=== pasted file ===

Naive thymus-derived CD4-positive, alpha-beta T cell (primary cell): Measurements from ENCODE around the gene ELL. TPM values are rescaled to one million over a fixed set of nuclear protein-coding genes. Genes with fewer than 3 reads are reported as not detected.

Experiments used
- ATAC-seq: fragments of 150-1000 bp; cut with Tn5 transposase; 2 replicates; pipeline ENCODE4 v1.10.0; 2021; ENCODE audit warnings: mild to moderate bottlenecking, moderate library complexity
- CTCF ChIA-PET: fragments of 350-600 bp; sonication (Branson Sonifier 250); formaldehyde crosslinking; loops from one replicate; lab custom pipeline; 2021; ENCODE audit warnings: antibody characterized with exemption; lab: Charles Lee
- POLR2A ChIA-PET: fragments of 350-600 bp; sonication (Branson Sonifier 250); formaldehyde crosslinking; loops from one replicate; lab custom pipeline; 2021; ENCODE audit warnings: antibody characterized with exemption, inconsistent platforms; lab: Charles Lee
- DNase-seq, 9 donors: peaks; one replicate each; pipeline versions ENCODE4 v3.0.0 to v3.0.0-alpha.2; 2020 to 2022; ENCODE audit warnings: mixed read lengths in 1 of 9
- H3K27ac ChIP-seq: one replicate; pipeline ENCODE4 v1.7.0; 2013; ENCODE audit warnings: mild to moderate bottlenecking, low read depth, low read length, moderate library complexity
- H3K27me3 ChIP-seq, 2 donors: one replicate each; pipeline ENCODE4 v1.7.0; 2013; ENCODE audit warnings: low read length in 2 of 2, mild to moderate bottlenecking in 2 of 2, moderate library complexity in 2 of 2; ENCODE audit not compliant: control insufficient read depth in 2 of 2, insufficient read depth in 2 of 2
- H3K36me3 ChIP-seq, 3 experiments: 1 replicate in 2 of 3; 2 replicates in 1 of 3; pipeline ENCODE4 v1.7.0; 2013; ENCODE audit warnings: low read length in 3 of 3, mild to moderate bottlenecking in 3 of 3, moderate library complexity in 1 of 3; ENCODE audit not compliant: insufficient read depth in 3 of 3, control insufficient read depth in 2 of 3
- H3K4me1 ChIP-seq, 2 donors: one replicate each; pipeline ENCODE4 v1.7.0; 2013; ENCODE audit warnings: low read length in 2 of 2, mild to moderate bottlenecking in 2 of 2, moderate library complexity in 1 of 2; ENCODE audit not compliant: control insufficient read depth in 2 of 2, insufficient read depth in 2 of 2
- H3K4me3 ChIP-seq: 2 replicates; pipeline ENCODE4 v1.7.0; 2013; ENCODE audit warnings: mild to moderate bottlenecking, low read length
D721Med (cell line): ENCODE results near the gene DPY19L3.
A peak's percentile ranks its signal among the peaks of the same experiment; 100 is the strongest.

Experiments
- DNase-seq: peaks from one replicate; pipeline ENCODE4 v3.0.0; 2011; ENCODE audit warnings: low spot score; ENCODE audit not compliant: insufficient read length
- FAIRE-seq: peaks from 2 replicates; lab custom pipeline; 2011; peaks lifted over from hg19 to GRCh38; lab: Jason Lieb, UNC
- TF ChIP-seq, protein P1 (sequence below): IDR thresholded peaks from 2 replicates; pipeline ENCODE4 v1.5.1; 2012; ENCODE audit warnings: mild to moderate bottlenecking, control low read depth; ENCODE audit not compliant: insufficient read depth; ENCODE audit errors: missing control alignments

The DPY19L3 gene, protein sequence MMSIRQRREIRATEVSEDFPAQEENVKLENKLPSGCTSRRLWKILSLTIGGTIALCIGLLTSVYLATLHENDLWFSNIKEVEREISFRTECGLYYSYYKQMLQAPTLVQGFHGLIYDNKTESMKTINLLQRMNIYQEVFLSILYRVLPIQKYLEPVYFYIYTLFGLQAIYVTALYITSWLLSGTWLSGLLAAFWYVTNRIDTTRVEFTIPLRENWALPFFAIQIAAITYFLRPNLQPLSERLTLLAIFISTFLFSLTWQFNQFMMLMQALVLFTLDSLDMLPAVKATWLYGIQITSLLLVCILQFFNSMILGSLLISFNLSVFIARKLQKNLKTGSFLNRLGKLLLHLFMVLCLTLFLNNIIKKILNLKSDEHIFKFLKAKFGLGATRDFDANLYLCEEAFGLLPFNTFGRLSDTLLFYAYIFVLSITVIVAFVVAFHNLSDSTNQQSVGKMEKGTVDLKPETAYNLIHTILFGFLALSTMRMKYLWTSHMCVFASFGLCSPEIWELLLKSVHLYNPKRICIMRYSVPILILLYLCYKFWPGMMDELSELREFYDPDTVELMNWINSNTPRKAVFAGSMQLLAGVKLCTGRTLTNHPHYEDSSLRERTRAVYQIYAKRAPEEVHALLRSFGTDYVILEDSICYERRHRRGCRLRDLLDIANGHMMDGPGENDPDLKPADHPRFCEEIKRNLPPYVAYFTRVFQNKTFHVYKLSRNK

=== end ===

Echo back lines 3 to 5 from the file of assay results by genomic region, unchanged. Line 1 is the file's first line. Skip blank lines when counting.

- ATAC-seq: fragments of 150-1000 bp; cut with Tn5 transposase; 2 replicates; pipeline ENCODE4 v1.10.0; 2021; ENCODE audit warnings: mild to moderate bottlenecking, moderate library complexity
- CTCF ChIA-PET: fragments of 350-600 bp; sonication (Branson Sonifier 250); formaldehyde crosslinking; loops from one replicate; lab custom pipeline; 2021; ENCODE audit warnings: antibody characterized with exemption; lab: Charles Lee
- POLR2A ChIA-PET: fragments of 350-600 bp; sonication (Branson Sonifier 250); formaldehyde crosslinking; loops from one replicate; lab custom pipeline; 2021; ENCODE audit warnings: antibody characterized with exemption, inconsistent platforms; lab: Charles Lee